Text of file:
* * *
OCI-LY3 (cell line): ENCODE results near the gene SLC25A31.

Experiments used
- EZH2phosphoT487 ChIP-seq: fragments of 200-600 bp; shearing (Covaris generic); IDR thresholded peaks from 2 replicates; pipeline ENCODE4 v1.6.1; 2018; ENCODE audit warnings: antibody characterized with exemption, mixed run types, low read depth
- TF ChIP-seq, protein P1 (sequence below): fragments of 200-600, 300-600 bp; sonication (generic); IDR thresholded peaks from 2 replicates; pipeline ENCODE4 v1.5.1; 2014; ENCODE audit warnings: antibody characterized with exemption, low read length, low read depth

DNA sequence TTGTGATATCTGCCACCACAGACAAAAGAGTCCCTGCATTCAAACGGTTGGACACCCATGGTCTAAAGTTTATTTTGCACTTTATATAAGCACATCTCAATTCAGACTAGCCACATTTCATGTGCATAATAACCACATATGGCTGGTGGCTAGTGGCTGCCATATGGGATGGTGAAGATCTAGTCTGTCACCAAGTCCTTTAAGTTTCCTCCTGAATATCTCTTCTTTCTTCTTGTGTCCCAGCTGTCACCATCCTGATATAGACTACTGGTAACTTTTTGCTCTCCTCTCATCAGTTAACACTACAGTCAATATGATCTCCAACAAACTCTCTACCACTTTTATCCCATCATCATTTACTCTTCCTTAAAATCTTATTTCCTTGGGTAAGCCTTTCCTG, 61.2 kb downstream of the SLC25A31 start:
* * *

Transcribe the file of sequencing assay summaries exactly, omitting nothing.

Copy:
OCI-LY3 (cell line): ENCODE results near the gene SLC25A31.

Experiments used
- EZH2phosphoT487 ChIP-seq: fragments of 200-600 bp; shearing (Covaris generic); IDR thresholded peaks from 2 replicates; pipeline ENCODE4 v1.6.1; 2018; ENCODE audit warnings: antibody characterized with exemption, mixed run types, low read depth
- TF ChIP-seq, protein P1 (sequence below): fragments of 200-600, 300-600 bp; sonication (generic); IDR thresholded peaks from 2 replicates; pipeline ENCODE4 v1.5.1; 2014; ENCODE audit warnings: antibody characterized with exemption, low read length, low read depth

DNA sequence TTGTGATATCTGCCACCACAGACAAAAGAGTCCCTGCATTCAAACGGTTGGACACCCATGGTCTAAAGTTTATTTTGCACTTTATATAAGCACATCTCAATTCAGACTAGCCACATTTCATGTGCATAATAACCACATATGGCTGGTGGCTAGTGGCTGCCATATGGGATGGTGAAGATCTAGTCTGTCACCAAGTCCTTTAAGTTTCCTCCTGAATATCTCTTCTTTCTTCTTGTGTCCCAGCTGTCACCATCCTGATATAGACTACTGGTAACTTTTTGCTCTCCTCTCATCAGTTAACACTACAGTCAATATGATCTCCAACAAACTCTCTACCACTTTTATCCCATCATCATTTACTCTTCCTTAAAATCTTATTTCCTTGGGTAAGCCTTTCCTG, 61.2 kb downstream of the SLC25A31 start: